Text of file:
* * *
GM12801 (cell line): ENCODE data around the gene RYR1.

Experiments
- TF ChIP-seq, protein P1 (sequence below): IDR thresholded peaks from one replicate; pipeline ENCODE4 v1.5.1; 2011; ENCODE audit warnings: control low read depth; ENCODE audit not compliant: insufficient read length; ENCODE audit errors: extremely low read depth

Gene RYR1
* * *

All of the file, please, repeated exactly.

GM12801 (cell line): ENCODE data around the gene RYR1.

Experiments
- TF ChIP-seq, protein P1 (sequence below): IDR thresholded peaks from one replicate; pipeline ENCODE4 v1.5.1; 2011; ENCODE audit warnings: control low read depth; ENCODE audit not compliant: insufficient read length; ENCODE audit errors: extremely low read depth

Gene RYR1